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Transcript Episode 9

Transcript Episode 9: 4 Strategies to Build a Sustainable Business

Transcript Episode 9

Stephanie Skryzowski: Welcome to the 100 Degrees of Entrepreneurship podcast, the show for purpose-driven entrepreneurs who want to get inspired to step outside of your comfort zone, expand it to your purpose, and grow your business in a big way. I’m your host, Stephanie Skryzowski, a globe trotting CFO whose mission is to empower leaders to better understand their numbers to grow their impact and their income. Let’s dive in.

Hello, hello, welcome back to the 100 Degrees of Entrepreneurship podcast, I’m your host, Stephanie Skryzowski. I’m really excited to share this episode with you today, and I’m going to be honest, this is kind of coming off the cuff. I just recorded a few episodes with some guests that you’re going to be hearing really soon, and it just blew my mind how these were completely different people in completely different industries, literally the industries could not be more different, but all of the same lessons, all of the same pieces of advice were exactly the same. And that was really powerful to me because in a world where we are hearing so much noise on Instagram, on Facebook, on LinkedIn, on all the different places, on Clubhouse, oh my goodness, and people are just giving advice left and right, I found that it was really interesting that I was hearing the same exact things from people who were very, very different.

So I wanted to share these lessons with you today as what I really feel like are the four most important lessons, building blocks, in growing your business, and building a business that is going to be around for the long haul. So like I said, this is a little bit off the cuff, and from the heart, but it’s four principles that I have used in my own business to grow and to help keep me focused, and things that I am seeing and hearing again and again from other entrepreneurs. Let’s just dive into it.

So the first one is that business is a long game. There are no quick wins. Let me repeat that, there are no quick wins. And if you see somebody who looks like they are having a quick win, what you don’t see is all of the behind the scenes, all of the years that they spent, maybe just exploring within themselves what they really like doing, or what they’re good at, and you don’t see that. When we’re just seeing somebody come from nowhere to all of a sudden being a seven figure business owner, we don’t see all of the messy underneath and in-between. And so I was talking to a couple of different guests about branding and messaging, and it is a long game. Being consistent and clear with your message, and saying the same thing, what feels like the same thing, again and again and again, it feels so boring, and it’s like, is this even getting results? But at the end of the day, you are playing a long game.

So the other person that I was talking to, we were talking about SEO and blog posts, and this person has sold a blog, built it to millions of page views, and sold a blog. I’m not even sure I knew that you could do that, and so she knows a thing or two about blogging, and about SEO, and she said too, it’s a long game. We are not in this for the quick wins, and if you are, you’re probably in the wrong business, or your business might hit a quick, quick, quick, quick, high, but then it’s going to hit another quick low. So I don’t know about you, but I don’t really like the roller coaster. I mean, in real life I actually really do love roller coasters, but for business, I think I would rather see a long game, and that diagonal line slowly going up, up, up, up, up, up, up over time, rather than huge peaks and huge valleys.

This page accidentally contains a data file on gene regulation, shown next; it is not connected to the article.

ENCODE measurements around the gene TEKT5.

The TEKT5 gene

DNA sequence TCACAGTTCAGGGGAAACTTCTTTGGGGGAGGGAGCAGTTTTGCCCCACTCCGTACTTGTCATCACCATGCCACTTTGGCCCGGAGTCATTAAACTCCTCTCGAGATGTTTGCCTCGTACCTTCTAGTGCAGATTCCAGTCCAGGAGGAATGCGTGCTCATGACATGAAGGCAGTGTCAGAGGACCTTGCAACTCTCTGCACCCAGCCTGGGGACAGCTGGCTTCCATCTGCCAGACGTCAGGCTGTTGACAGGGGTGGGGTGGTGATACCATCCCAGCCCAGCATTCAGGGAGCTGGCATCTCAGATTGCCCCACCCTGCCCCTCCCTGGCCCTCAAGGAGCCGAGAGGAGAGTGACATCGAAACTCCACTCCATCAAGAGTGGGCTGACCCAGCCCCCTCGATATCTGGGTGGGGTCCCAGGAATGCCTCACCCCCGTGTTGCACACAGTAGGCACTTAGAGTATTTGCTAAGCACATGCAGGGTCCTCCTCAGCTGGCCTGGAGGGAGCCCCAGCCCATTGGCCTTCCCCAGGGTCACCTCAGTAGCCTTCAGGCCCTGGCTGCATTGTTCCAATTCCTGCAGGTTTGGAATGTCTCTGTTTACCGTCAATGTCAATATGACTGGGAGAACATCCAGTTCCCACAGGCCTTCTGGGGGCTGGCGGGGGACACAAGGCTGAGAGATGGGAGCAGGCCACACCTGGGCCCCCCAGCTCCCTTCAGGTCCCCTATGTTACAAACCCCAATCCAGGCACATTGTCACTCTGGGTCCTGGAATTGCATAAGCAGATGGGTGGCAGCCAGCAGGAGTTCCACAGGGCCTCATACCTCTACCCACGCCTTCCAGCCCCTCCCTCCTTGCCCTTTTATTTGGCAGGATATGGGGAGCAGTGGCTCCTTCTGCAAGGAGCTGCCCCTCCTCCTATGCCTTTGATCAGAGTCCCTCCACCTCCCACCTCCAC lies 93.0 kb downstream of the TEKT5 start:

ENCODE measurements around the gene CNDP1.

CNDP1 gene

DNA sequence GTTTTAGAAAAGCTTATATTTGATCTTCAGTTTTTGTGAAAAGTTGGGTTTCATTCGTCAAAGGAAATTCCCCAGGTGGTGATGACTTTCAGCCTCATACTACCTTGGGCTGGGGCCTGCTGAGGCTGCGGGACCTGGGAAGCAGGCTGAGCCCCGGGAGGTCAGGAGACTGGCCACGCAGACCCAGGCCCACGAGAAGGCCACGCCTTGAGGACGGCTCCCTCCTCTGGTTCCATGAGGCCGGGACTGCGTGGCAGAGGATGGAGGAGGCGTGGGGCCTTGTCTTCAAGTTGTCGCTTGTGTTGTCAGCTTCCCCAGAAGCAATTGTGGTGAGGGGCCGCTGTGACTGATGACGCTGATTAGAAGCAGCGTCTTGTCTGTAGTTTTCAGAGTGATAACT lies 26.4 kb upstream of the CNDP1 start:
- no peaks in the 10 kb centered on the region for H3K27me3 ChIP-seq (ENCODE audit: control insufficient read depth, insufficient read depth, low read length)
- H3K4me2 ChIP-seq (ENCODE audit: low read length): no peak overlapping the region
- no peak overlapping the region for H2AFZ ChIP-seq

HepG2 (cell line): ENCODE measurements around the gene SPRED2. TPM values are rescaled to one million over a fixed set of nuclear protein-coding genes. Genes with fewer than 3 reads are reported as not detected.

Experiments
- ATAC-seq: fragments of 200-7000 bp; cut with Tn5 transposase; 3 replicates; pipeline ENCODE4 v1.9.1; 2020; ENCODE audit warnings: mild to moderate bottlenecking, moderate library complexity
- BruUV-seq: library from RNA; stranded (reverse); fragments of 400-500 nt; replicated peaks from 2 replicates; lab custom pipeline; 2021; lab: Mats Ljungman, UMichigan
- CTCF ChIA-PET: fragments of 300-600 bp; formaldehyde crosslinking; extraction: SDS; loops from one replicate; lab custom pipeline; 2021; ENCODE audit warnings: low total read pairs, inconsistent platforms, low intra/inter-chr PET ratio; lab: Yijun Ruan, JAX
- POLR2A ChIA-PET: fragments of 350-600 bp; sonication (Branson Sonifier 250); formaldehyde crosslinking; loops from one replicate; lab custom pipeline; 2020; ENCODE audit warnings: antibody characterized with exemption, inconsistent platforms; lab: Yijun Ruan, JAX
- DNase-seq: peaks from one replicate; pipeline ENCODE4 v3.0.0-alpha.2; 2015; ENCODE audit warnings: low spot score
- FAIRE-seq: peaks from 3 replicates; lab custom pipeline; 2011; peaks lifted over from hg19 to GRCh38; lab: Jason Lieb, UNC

So just remember, if you’re thinking to yourself, gosh, I am seeing this business owner that I follow on Instagram, and she went from zero to nothing in five seconds, why can’t I do that? Why can’t I land on something like that? Well, that’s not really what happened. In 99.9, maybe even 100% of the cases, that is not what happened. So just remember, the consistent efforts that you are putting into your business, whatever they look like right now, are going to get you to where you want to go, it is a long game.

I don’t know about you, but I’m not always a very patient person, and so I do really like a quick win and instant gratification, but you know what, that’s not always the case. And I think back on my own business, now that we’re five years in, we have a lot of clients in our portfolio right now. I didn’t start with a lot of clients, I started with four. I mean, at the end of the day, I really started with one, and then I started with four, and now we have as many as we do now and we’re making the impact that we are now, but it was not overnight. So it’s a long game, my friends, that’s number one.

The second thing that I talked to, literally every single person I’ve talked to in the last day or two for these podcasts interviews, talks about pivots, and everyone has made a pivot in their business. They started their business doing one thing, and then realize that, you know what, either my life has changed, or the needs of the people that I’m serving have changed, or maybe I just don’t really want to do this anymore, I had like a sort of a life epiphany, I don’t want to do this anymore, and I’m going to change into something new.

And so the common thread that I saw with all of these people that I talked to is number one, they all pivoted in one way or another, number two, it was really scary for all of them. It was scary to change from what you’re doing, and that you’re comfortable with, and that you’re probably good at, into something else, especially if there were some unknowns. Maybe the revenue was unknown, you had no idea if this thing that you were pivoting to was going to make you money, or there was some fear around it, or you didn’t know if you’d be good at it, or if people would like you, all of these pivots involved some fear. But you know what they also involved? A plan I think I said it in one of the interviews, pivot with a plan. That might be a new tagline or something, pivot with a plan.